United States District Court, E.D. California
FINDINGS AND RECOMMENDATIONS RECOMMENDING DISMISSAL
OF ACTION FOR FAILURE TO STATE A COGNIZABLE CLAIM FOR RELIEF
(ECF NO. 29) THIRTY (30) DAY DEADLINE
Antwoine Bealer is a state prisoner proceeding pro
se and in forma pauperis in this civil rights
action pursuant to 42 U.S.C. § 1983.
14, 2018, Plaintiff filed his original complaint. (ECF No.
1.) On February 28, 2019, the Court screened Plaintiff's
complaint and found that Plaintiff had failed to state a
cognizable claim. (ECF No. 20.) Plaintiff was provided with
the legal standards that applied to his claims and granted
leave to amend. (Id.)
April 29, 2019, Plaintiff filed a first amended complaint.
(ECF No. 23.) On August 14, 2019, the Court screened
Plaintiff's first amended complaint and again found that
Plaintiff had failed to state a cognizable claim. (ECF No.
24.) Plaintiff was again provided with the legal standards
that applied to his claims and granted leave to amend.
before the Court for screening is Plaintiff's second
amended complaint, filed on September 30, 2019. (ECF No. 29.)
Court is required to screen complaints brought by prisoners
seeking relief against a governmental entity or officer or
employee of a governmental entity. 28 U.S.C. § 1915A(a).
The Court must dismiss a complaint or portion thereof if the
prisoner has raised claims that are legally “frivolous
or malicious, ” that “fail to state a claim on
which relief may be granted, ” or that “seek
monetary relief against a defendant who is immune from such
relief.” 28 U.S.C. § 1915(e)(2)(B); see
also 28 U.S.C. § 1915A(b).
complaint must contain “a short and plain statement of
the claim showing that the pleader is entitled to relief. . .
.” Fed.R.Civ.P. 8(a)(2). Detailed factual allegations
are not required, but “[t]hreadbare recitals of the
elements of a cause of action, supported by mere conclusory
statements, do not suffice.” Ashcroft v.
Iqbal, 556 U.S. 662, 678 (2009) (citing Bell
Atlantic Corp. v. Twombly, 550 U.S. 544, 555 (2007)).
Moreover, Plaintiff must demonstrate that each defendant
personally participated in the deprivation of Plaintiff's
rights. Jones v. Williams, 297 F.3d 930, 934 (9th
proceeding pro se in civil rights actions are entitled to
have their pleadings liberally construed and to have any
doubt resolved in their favor. Wilhelm v. Rotman,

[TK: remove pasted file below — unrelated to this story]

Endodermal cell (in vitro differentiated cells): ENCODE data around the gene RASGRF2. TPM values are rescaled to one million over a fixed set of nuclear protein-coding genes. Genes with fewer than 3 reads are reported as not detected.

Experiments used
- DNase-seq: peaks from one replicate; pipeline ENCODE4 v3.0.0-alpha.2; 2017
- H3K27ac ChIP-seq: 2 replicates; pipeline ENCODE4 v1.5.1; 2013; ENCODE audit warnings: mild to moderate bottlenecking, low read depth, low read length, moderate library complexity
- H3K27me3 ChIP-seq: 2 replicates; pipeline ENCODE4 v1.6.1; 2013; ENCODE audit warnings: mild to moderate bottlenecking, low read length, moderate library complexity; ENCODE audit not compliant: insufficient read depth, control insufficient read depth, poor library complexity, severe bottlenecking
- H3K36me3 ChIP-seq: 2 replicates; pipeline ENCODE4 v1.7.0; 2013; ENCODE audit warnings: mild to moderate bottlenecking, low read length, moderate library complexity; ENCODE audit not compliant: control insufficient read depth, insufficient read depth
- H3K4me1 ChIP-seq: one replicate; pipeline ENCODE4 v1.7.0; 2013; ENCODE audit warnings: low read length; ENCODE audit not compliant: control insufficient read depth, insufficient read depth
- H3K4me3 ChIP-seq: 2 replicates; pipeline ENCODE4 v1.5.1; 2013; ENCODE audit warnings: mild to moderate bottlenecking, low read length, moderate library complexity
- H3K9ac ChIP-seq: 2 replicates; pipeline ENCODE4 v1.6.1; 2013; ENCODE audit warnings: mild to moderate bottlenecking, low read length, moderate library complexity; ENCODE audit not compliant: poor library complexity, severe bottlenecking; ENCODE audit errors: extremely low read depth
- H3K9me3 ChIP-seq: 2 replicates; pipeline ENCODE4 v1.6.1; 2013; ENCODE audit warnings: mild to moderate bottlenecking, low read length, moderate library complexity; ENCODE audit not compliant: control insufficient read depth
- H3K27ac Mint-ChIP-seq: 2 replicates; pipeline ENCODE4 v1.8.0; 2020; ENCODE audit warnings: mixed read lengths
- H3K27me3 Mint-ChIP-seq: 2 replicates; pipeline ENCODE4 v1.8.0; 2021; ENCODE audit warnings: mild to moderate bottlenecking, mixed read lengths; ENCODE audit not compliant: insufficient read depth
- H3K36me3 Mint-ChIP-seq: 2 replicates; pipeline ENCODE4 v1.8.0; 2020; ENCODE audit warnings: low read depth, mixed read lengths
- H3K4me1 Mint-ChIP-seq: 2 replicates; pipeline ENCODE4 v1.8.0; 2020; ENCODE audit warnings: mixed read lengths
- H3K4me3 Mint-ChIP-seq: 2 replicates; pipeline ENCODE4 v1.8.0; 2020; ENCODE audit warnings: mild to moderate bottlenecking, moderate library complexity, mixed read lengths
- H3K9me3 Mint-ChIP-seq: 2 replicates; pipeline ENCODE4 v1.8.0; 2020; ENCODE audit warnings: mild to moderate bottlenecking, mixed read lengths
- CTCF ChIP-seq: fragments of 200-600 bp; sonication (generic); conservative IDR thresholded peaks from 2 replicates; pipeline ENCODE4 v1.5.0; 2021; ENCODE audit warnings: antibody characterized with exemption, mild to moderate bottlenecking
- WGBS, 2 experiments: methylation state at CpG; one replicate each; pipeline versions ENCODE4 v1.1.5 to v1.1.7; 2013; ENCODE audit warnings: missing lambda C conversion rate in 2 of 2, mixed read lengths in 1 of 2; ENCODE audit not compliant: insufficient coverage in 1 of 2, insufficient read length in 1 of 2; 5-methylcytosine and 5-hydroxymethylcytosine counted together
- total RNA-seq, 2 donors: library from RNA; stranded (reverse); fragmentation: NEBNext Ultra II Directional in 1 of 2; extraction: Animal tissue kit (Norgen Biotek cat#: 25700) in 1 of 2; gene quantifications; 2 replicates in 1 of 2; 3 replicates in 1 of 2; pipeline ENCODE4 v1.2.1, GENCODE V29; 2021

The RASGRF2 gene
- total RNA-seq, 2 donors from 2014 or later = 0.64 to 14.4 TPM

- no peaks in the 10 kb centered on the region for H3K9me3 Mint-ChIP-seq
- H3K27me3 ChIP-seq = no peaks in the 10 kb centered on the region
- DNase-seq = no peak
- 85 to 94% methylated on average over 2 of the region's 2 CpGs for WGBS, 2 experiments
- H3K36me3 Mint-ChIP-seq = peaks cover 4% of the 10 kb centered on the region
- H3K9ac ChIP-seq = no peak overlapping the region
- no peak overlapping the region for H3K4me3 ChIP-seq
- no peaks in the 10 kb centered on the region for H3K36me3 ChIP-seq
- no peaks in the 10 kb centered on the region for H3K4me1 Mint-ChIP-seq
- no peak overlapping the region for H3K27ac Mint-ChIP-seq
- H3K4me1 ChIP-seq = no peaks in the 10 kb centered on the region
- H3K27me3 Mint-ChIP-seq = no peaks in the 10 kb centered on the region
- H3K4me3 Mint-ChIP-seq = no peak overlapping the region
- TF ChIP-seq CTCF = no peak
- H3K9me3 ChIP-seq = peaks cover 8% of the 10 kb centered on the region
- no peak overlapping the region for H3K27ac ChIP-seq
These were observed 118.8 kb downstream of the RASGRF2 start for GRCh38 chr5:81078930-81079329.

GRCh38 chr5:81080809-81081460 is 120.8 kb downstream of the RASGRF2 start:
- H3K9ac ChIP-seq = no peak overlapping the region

680 F.3d 1113, 1121 (9th Cir. 2012) (citations omitted). To
survive screening, Plaintiff's claims must be facially
plausible, which requires sufficient factual detail to allow
the Court to reasonably infer that each named defendant is
liable for the misconduct alleged. Iqbal, 556 U.S.
at 678-79; Moss v. U.S. Secret Service, 572 F.3d
962, 969 (9th Cir. 2009). The “sheer possibility that a
defendant has acted unlawfully” is not sufficient, and
“facts that are ‘merely consistent with' a
defendant's liability” falls short of satisfying
the plausibility standard. Iqbal, 556 U.S. at 678;
Moss, 572 F.3d at 969.
Court accepts Plaintiff's allegations in the second
amended complaint as true only for the purpose of
the sua sponte screening requirement under 28 U.S.C.
names the Kern Valley State Prison Classification Committee,
Kern Valley State Prison Warden John Doe, CCI D. Patterson,
CDW M. Sexton, and CCII M. Oliveira as Defendants.
asserts that Defendant Patterson, K. Welch, Sergeant T. Romo,
Defendant Oliveira, and Defendant Sexton were part of the
“Classification Committee that made the decision that
deprived Plaintiff of his constitutional rights.” (ECF
No. 29, at 10.) However, Plaintiff also states that he does
not know each individuals' involvement in the
constitutional violation, i.e., his retention in the SHU; he
is only aware that the decision to retain him in the SHU was
made by the Classification Committee in Corcoran State Prison
on October 8, 2015.
March 24, 2015, Plaintiff was placed in the Administrative
Segregation Unit (“ASU”) at Kern Valley State
Prison to serve an aggravated term of nine months for
threatening a peace officer. Plaintiff asserts that his
placement in ASU violated his rights because he did not
threaten a peace officer and he was not given a fair
opportunity to defendant against the allegations.
he completed serving his 9-month term in ASU in October 2015,
instead of being released back to general population,
Plaintiff was transferred to the Security Housing Unit
(“SHU”) at California State Prison, Corcoran. On
October 8, 2015, the Classification Committee elected to
retain Plaintiff in the SHU for administrative purposes and
only stated vague reasons for the decision to retain
Plaintiff. Plaintiff was not provided with a notice that he
would be retained in SHU or a written statement of the
evidence behind the decision. Plaintiff asserts that, in
fact, there was no evidence to support the Classification
Committee's decision to assess Plaintiff with an